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We rush the Big Bad Wolf to the vet at four in the morning to find it closed.


"We'll go somewhere else," mom will say, while I sit in the backseat petting the only part of him that isn't cut, battered or bruised. "He'll live," she’ll keep saying, "he'll live," even though we can sense it. I’ll see the tail is still forever in my lap, the mangled tongue no need for panting anymore. Still, we’ll keep right on driving. "He'll live," she’ll say, her eyes straight ahead, dodging rear view mirrors. Watching the road, looking through it.  Past it. "He'll live…" For hours we’ll drive, in circles, through neighborhoods, through downtown, through the countryside. Through parking lots and dead ends and cul-de-sacs. "He'll live..."              


We’ll drive on.


We’ll drive until eventually we find ourselves back home, and I climb into the front and she yanks back the emergency brake. She’ll kept her seatbelt fastened, eyes ahead, always ahead, painfully fixed on the garage door. Her hands gripping the steering wheel.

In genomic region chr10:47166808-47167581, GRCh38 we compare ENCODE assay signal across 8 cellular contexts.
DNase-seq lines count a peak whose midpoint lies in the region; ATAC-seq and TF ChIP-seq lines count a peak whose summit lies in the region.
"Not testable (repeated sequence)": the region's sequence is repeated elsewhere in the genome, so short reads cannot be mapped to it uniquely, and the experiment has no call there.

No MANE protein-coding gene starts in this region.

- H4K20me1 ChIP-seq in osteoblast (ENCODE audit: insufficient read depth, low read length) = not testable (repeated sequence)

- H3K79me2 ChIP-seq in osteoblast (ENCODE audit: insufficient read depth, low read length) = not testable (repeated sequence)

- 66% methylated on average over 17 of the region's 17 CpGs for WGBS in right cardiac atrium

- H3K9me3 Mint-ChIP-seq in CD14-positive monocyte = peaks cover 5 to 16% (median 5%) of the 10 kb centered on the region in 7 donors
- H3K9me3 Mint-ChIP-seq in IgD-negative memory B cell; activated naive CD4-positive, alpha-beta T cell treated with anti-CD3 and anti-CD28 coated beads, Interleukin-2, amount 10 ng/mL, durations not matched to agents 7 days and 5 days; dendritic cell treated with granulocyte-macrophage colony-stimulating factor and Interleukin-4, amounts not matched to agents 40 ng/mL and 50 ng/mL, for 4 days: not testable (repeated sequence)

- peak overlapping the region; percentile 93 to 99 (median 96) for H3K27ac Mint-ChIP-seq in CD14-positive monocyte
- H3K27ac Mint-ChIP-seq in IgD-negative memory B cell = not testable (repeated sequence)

"I miss him," I’ll say then, letting my head crash into the pillow of my mother's chest as she catches me there. I won’t notice how for the first time in months, I’m sitting in the passenger seat.    


"Me too," she’ll say, and then she’ll finally crack.    


Over the houses, the day will come along like a holy diamond on fire as the first birds of morning sing the night into passing.           


We’ll sit there, still.                suffering our silence              saying nothing            saying enough.





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